Stephanotis kissin’ cousin

Cynanchum ascyrifolium is first cousin to the popular wedding flower, stephanotis. Despite it’s ease of growth in the garden, and hardiness to Minnesota, it’s always been a poor seller. We wanted to share the photo of our 2′ tall x 3′ wide clump taken last week in the garden. We could be persuaded to propagate again…if enough of you show an interest.

A new redbud to cultivation

Since redbuds were a favorite plant of the late J.C. Raulston, and a feature of the garden that bears his name, I assumed that I had seen or grown all of the known species. Boy was I wrong, as I learned from Scott McMahon, Manager of International Plant Explorations for the Atlanta Botanical Garden on a recent trip to Georgia. Cercis chuniana, which Scott brought in from China, is one of two species of redbuds with pendant racemes of flowers. The other is Cercis racemosa, which we've grown in our gardens since 1995. The foliage of C. chuniana is glaucous and quite unique, along with the flowers emerge white and age to pink. We look forward to this amazing new plant eventually becoming available to the public. Read more [...]

Kale by the Sea

We’re now 2 years into our first successful attempt at growing the European Sea Kale, and have just finished our first flowering season. They key to success with Crambe maritima seems to be growing it hot and dry, since it resides in our gravel crevice garden. How cool is it to have a plants that is both ornamental and edible!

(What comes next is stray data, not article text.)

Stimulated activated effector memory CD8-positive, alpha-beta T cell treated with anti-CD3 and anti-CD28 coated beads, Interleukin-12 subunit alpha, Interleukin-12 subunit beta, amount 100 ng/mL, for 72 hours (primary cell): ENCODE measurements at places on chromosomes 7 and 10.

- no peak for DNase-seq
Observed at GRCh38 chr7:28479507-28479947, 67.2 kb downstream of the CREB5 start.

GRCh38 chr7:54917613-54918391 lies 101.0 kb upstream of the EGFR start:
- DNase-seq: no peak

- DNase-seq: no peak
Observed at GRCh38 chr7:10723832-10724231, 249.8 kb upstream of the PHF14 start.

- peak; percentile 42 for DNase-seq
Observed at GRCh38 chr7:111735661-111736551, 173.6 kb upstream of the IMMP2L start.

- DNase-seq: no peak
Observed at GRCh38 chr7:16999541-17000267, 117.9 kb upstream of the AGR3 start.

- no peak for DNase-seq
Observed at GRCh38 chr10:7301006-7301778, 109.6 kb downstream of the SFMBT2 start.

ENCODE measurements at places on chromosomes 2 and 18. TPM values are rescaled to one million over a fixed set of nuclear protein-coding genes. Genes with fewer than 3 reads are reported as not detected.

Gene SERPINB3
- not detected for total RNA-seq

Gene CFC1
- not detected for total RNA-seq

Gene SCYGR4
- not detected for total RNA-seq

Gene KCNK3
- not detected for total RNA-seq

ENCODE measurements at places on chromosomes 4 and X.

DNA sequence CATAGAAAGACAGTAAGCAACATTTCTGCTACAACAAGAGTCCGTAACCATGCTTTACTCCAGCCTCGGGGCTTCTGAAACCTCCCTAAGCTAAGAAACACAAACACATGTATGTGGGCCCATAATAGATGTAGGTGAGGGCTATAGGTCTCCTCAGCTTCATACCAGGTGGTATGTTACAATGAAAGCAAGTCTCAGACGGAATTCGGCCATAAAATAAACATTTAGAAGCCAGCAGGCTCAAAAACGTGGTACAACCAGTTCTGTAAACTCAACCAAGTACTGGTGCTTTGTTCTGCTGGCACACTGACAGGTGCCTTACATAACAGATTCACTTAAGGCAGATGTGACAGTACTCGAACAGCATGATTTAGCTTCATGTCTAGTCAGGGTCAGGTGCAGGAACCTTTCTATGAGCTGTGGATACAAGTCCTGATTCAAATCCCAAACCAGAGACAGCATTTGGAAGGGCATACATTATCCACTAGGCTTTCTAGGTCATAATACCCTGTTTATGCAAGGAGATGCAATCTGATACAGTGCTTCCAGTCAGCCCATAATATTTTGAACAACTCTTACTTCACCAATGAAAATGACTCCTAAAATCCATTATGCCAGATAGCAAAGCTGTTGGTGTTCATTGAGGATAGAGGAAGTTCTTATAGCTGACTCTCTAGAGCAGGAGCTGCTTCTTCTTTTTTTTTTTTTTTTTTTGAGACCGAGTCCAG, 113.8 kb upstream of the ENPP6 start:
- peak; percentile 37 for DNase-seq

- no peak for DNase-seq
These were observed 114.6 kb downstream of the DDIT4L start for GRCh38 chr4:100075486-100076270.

Arbor Day – Look to the Canopy

Happy Arbor Day! As we all move hurriedly through life, focusing on what is directly in front of us, take a moment and look to the canopy. Raise your gaze and be more aware of your total surroundings. Blooms overhead, the architecture and structure of nature...our place and purpose in this natural world. Aesculus 'Briottii' Pinus taeda 'Nana' Trachycarpus fortunei Taylor form Yucca treculeana var. canaliculata 'Sasquatch' Read more [...]

Do You Know Your Neighbors

There are many great garden-worthy native plants that are under utilized, not readily available, or not even on the radar of many gardeners. If you aren't familiar with, or haven't grown these native beauties, you should get acquainted! Erigeron is native to all states East of the Mississippi and forms flat evergreen rosettes that are slowly stoloniferous and form a tight mat. In spring, the rosettes are topped with 10" stalks of light pink daisies. Average-to-dry garden soils in light shade is perfect. Erigeron pulchellus 'Meadow Muffin' Carex radiata is found in eastern North America from Canada to Alabama. 'Halifax' is a fine-textured selection we encountered while hiking in Halifax Co., NC. The evergreen 8" x 8" mound is a stunning textural addition to the woodland garden and is a great contrast to bold textured woodland plants such as hostas and hellebores. Carex radiata 'Halifax' Engelmannia peristenia is a monotypic genus (only one species) that has proven ridiculously Read more [...]

Hardy Agave for Your Garden

There are many agave that are hardy in our Zone 7b garden that many people would not think would live here. The key to successfully growing agaves is proper siting, planting, and culture. These are pictures taken this week of agaves in the garden. Join us May 4, 2019 at 2:00pm for our Gardening Unplugged garden chat on Hardy Agave for the Garden, during our Spring Open Nursery & Garden Days. Agave ovatifolia 'Vanzie' Agave lophantha 'Splendida' Agave salmiana 'Green Goblet' Agave victoria-reginae Papay Giant form Agave x pseudoferox Read more [...]